Rogue ex-New Zealand First MP Brendan Horan has made
fresh allegations that his former boss, Winston Peters, is
breaking parliamentary rules by having taxpayer-funded staff
working on party business.
Speaker David Carter is currently investigating claims by Mr
Horan that the party's taxpayer-funded Vanguard constituency
management software is being used by the party to seek votes
and raise cash.
Parliament's rules forbid the use of funding intended to
support MPs and political leaders' parliamentary activities
for party political activities.
Today, Mr Horan produced internal NZ First documents dealing
with the party's move to raise funds via a regular direct
debit facility for members.
He said NZ First 2013 board minutes "make it clear" the
scheme was being run from Parliament by the party's director
of operations Apirana Dawson whose salary is paid by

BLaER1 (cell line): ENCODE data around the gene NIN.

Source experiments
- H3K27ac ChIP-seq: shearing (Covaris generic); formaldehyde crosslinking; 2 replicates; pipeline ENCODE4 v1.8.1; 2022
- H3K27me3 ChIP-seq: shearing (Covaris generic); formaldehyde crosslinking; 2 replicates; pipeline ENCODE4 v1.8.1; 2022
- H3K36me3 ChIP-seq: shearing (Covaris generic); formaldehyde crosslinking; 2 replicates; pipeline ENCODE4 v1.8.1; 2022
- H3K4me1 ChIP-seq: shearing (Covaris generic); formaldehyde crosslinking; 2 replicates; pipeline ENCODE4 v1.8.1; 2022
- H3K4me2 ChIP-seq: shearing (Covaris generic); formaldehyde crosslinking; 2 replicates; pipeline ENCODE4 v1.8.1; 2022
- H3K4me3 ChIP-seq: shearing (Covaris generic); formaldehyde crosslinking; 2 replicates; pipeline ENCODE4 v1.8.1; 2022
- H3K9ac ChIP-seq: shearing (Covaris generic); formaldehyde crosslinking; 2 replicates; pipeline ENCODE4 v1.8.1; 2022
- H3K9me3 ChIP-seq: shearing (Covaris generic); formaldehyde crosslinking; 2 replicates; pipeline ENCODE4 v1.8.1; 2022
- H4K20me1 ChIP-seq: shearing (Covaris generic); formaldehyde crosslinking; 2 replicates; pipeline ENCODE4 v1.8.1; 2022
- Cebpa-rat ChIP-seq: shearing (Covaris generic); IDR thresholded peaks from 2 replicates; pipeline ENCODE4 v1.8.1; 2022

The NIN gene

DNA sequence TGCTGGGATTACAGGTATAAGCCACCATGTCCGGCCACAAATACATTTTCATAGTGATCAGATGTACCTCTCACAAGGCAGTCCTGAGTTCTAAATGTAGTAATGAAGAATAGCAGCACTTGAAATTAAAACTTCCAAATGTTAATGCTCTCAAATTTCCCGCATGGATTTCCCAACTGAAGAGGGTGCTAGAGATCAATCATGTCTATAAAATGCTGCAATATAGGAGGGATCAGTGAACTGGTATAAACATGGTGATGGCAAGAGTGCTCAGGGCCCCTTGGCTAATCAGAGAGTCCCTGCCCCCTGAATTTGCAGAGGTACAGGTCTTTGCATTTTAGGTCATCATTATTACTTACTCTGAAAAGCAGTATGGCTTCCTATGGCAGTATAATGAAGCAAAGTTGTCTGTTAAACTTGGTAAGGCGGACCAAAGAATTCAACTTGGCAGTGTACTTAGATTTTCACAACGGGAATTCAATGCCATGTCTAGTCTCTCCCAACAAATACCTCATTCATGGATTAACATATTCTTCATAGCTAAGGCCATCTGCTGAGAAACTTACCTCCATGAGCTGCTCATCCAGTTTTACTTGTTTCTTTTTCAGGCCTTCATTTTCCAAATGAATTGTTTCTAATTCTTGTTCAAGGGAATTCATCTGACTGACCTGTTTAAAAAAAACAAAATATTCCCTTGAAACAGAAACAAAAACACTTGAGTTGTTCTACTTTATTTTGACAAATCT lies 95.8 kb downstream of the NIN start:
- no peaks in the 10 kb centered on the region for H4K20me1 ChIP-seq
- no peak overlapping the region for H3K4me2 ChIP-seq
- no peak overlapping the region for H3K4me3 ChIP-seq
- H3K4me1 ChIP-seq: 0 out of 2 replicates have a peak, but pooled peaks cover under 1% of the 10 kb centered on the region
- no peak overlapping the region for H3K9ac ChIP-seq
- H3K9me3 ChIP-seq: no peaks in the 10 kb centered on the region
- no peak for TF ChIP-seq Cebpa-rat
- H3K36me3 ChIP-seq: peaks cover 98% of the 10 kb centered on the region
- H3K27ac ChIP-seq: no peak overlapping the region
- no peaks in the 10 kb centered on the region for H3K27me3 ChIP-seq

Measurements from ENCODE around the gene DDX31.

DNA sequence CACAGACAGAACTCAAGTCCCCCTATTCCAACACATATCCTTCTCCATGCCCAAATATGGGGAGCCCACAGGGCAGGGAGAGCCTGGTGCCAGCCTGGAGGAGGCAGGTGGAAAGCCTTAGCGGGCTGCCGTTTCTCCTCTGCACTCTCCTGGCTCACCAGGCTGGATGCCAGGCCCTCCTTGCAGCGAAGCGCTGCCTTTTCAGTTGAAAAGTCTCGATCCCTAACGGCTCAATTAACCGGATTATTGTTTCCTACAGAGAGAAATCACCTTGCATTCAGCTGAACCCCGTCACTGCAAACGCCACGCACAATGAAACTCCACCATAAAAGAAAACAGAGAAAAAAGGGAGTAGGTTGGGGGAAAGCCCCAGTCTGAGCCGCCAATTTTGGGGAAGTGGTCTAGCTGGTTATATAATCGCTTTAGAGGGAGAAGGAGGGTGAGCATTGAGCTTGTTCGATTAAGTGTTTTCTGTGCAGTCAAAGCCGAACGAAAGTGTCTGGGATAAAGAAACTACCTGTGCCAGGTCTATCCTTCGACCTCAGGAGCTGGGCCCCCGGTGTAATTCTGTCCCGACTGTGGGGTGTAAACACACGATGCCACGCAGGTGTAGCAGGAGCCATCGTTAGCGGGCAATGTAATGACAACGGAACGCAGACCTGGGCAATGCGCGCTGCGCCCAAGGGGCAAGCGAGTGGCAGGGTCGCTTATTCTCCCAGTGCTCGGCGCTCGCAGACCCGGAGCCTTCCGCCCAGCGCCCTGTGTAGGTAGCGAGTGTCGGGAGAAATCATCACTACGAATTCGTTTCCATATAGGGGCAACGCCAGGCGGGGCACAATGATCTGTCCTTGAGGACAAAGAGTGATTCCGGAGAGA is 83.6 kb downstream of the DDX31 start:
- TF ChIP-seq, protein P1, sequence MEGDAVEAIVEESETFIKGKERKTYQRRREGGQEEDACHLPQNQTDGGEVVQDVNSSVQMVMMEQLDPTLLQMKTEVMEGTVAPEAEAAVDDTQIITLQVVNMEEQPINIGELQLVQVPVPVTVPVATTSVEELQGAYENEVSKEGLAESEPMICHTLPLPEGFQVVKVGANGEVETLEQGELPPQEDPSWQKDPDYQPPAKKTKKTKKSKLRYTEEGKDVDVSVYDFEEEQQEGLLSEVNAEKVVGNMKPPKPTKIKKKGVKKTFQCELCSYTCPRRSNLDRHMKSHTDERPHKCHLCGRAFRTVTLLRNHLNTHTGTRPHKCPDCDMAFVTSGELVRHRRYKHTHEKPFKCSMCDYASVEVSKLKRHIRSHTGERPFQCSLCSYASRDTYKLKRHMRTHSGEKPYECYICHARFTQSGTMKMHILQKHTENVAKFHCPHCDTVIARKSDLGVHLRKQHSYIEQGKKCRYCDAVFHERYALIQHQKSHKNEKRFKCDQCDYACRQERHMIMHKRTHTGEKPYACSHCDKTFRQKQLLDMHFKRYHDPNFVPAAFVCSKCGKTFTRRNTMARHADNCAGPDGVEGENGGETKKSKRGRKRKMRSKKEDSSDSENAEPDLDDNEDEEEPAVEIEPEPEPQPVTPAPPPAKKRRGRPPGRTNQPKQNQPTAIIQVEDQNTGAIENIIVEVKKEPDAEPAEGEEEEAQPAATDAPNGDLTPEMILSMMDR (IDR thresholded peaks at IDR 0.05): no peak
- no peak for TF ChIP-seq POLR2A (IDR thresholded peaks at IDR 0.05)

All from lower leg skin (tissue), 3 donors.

"One really has to question what Parliamentary staff are
doing being involved in raising money and trying to get votes
for a political party when their job is obviously towards
Parliamentary Service", Mr Horan said this afternoon.
Asked whether he understood that Parliamentary Service paid
all of Mr Dawson's salary or that he received some pay from
the party, Mr Horan said he didn't know.
"That's one of the questions that's fair to be raised."
Mr Horan's latest attack comes after he raised questions
around Mr Peters' interest in a race horse which was not
declared in the MPs' Register of Pecuniary Interests, and
allegations of bullying of staff by another NZ First MP.
A spokeswoman for NZ First Leader Winston Peters said he
would not comment on Mr Horan's latest allegations.
Mr Horan told reporters he wasn't attempting to destroy Mr
Peters' political career; neither was he engaging in a
"I'm not out to destroy anybody. I despise the act of
hypocrisy, I despise the act of bullying and I'm standing up
against the biggest bully in Parliament. What I'd like to see
happen here is the rules are followed, that the hypocrisy
ends in this Parliament and we get on with the important
business of trying to do what MPs do, which is supposed to be
helping people and making the economy grow."
- By Adam Bennett of the NZ Herald